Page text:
• Write clearly and correctly .

  • Articulate the case for arts education.

  • Analyze a plays and its performance.

  • Analyze a work of (visual) art.

  • Respond analytically to music in performance.

  • Integrate learning as audience, critic, scholar, teacher in final presentation.

Incorporate Arts in Your Classroom

  • Study and teach arts works you can use!

  • Make a plan for the year that you can really implement.

  • Develop a unit keyed to your SOL’s.


  • Revise assignments.

  • See Extra Credit on the Web Site.

  • Choose assignments you can use!

  • Ask for help in adapting assignments to your classroom.

The Role of the SOL’s

  • This is the system that we have.

  • Involved in many assignments for this course.

  • Use arts to make lessons vivid, memorable.

  • Incorporate arts everywhere, everywhere.

Limits of SOL’s

  • Arts are not about right answers!


  • Assumed: clear, correct oral or written communication in APA style.

  • Assumed: academic honesty, documentation.

  • Assumed: written communications machine-processed, stapled, labeled.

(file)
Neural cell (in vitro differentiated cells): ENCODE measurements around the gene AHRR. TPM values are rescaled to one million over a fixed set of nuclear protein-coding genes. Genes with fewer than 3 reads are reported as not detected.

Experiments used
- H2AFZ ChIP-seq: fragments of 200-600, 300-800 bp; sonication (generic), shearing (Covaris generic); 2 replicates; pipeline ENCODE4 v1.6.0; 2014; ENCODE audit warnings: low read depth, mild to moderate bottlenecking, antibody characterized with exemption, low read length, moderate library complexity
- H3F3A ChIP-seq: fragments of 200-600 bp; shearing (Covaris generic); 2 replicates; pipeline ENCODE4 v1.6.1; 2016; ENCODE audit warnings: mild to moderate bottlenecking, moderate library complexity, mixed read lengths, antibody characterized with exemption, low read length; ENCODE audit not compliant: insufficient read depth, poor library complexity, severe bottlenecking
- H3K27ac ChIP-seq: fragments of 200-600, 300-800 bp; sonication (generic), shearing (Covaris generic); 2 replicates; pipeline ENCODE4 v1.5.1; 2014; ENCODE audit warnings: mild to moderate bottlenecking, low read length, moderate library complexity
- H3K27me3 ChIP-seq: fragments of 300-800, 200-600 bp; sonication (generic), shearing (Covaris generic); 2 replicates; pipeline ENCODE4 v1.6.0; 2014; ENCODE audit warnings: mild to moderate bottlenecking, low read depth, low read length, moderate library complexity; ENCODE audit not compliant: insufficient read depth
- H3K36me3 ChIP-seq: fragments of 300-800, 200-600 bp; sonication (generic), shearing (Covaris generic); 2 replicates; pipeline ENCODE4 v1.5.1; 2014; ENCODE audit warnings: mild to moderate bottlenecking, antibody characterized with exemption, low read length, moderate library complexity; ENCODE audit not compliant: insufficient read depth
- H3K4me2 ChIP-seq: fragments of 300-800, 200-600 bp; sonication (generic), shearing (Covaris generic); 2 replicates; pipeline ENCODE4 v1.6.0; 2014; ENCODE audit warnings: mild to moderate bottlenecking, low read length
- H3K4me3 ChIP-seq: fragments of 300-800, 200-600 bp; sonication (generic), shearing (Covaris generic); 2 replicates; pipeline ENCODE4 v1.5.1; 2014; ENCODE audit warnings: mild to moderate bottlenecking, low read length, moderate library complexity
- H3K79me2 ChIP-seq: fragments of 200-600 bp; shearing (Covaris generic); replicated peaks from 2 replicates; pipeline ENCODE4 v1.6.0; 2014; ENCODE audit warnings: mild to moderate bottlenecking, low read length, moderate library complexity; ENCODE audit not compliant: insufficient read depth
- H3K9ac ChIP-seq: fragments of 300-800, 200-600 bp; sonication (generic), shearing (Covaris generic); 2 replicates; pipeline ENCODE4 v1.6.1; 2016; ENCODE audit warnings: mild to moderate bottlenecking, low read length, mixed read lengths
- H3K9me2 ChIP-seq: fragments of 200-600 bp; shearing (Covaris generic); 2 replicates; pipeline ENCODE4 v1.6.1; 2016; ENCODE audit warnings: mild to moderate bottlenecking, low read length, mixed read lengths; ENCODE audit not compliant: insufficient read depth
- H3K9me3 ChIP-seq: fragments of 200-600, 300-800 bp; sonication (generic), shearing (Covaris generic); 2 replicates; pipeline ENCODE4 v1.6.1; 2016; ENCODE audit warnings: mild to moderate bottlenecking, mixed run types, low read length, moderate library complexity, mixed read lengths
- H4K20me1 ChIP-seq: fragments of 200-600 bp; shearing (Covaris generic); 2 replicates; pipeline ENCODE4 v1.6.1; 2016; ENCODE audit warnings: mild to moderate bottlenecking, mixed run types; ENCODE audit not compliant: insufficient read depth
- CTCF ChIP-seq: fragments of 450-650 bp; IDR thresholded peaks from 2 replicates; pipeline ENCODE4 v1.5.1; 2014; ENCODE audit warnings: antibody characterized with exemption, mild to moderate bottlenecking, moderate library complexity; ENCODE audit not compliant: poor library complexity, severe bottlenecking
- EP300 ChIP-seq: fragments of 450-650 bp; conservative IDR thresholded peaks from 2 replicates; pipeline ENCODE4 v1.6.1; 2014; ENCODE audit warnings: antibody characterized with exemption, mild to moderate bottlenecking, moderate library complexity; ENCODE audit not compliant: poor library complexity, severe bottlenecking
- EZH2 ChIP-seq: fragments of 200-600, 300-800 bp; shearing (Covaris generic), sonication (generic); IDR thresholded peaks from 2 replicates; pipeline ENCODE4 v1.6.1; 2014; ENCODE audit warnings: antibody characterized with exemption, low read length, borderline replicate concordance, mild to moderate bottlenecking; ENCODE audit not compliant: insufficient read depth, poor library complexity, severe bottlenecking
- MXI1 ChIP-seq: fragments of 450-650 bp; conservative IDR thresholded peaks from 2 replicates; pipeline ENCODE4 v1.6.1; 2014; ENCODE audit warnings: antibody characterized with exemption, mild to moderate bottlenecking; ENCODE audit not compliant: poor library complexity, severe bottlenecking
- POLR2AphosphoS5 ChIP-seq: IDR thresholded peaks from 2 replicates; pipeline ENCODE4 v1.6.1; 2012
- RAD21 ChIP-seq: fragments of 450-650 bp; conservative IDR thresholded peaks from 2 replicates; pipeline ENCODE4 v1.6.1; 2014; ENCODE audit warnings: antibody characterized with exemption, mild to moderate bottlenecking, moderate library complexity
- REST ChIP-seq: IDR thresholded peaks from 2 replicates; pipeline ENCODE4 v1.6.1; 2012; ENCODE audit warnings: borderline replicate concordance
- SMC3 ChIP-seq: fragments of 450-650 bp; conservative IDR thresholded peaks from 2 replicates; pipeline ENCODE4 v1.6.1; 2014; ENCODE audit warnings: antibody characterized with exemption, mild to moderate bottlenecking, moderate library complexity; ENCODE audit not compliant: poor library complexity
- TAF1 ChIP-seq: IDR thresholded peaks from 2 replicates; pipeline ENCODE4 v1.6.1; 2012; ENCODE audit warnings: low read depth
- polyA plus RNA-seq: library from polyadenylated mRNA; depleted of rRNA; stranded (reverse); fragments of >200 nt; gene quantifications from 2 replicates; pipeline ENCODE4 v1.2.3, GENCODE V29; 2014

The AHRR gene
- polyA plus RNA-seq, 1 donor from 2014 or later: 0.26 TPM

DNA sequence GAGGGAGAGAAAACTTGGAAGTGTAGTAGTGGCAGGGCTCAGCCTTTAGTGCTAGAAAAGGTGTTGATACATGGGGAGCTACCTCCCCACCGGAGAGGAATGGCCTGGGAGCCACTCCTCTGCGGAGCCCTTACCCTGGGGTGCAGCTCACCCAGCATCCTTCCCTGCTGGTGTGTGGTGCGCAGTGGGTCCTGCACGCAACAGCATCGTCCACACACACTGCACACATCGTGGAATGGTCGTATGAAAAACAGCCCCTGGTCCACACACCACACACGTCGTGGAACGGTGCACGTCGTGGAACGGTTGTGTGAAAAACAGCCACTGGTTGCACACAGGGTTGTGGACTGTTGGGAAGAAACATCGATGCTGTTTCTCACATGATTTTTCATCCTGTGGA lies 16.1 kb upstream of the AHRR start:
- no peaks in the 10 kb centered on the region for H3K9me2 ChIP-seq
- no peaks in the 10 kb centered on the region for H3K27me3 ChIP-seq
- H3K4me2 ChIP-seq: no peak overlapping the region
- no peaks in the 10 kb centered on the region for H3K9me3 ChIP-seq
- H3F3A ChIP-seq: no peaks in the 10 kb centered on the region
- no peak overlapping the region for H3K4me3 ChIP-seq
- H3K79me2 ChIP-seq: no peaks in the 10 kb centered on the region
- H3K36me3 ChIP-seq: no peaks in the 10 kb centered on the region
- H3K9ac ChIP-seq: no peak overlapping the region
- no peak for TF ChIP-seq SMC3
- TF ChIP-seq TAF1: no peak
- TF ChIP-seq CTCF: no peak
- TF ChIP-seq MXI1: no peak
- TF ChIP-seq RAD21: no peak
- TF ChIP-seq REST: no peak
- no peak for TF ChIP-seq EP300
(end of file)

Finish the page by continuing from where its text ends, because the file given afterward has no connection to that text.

• Keep a copy of all work you submit!

  • See online Syllabus and rubrics for criteria for each assignment.

Grading Criteria

  • See Syllabus for general criteria for all assignments and specific criteria for each assignment.

  • See Preparing Assignments for helpful standards.

Artistic Errors to Avoid

  • leaving out parts of process or assignment

  • using inappropriate materials

  • purposelessness

  • lack of focus

  • inartistic presentation

  • using others’ resources or time inappropriately


  • Ourselves: Faculty, Teaching Partners, and Students

  • Textbook: MAT Office

  • Essential References

    • SOL’s

    • Schools, Communities, and the Arts: A Research Compendium

    • Dance, Music, Theatre, Visual Arts: What Every Young American Should Know

  • Library: evening hours this week

More Resources

  • Teaching Resources in Deming 05

  • CD-Rom galleries

  • The Web

    Course site


    Search engines

The Teaching Resources

  • are mostly personal, not college, property

  • check out on yellow pad

  • return within two days and check in

  • no course grade until ALL checked in

  • and bring some to share!

The Course on the Web

  • access directly at

  • or through MBC home page at

  • click academic programs

  • click Faculty and Discipline Web Sites

  • click Virginia Francisco

  • click Courses I Teach

  • click IN 609

What’s on the Web Page

  • Course Information = Syllabus

  • Course Schedules

  • Students and Faculty Information

  • Announcements You’re Responsible for Reading! Check daily!

  • Course Helps

  • Assignment Helps and Rubrics

Learning Links

  • National Standards, Research Compendium

  • SOL’s

  • Hotlinks to the Web

  • Assignment Information: units, lessons, final presentations

  • Sample work for some assignments

Syllabus, Schedule, Deadlines